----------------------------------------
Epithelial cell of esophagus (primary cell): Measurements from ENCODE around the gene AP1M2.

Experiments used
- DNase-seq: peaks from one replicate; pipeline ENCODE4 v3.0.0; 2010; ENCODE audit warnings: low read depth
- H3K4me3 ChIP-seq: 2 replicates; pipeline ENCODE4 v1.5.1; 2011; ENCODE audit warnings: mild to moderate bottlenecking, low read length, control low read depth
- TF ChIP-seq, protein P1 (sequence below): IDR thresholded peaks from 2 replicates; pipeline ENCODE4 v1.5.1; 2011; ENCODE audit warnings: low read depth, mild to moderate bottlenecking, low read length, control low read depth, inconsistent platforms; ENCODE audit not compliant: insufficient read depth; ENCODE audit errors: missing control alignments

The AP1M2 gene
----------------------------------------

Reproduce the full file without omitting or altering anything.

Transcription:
Epithelial cell of esophagus (primary cell): Measurements from ENCODE around the gene AP1M2.

Experiments used
- DNase-seq: peaks from one replicate; pipeline ENCODE4 v3.0.0; 2010; ENCODE audit warnings: low read depth
- H3K4me3 ChIP-seq: 2 replicates; pipeline ENCODE4 v1.5.1; 2011; ENCODE audit warnings: mild to moderate bottlenecking, low read length, control low read depth
- TF ChIP-seq, protein P1 (sequence below): IDR thresholded peaks from 2 replicates; pipeline ENCODE4 v1.5.1; 2011; ENCODE audit warnings: low read depth, mild to moderate bottlenecking, low read length, control low read depth, inconsistent platforms; ENCODE audit not compliant: insufficient read depth; ENCODE audit errors: missing control alignments

The AP1M2 gene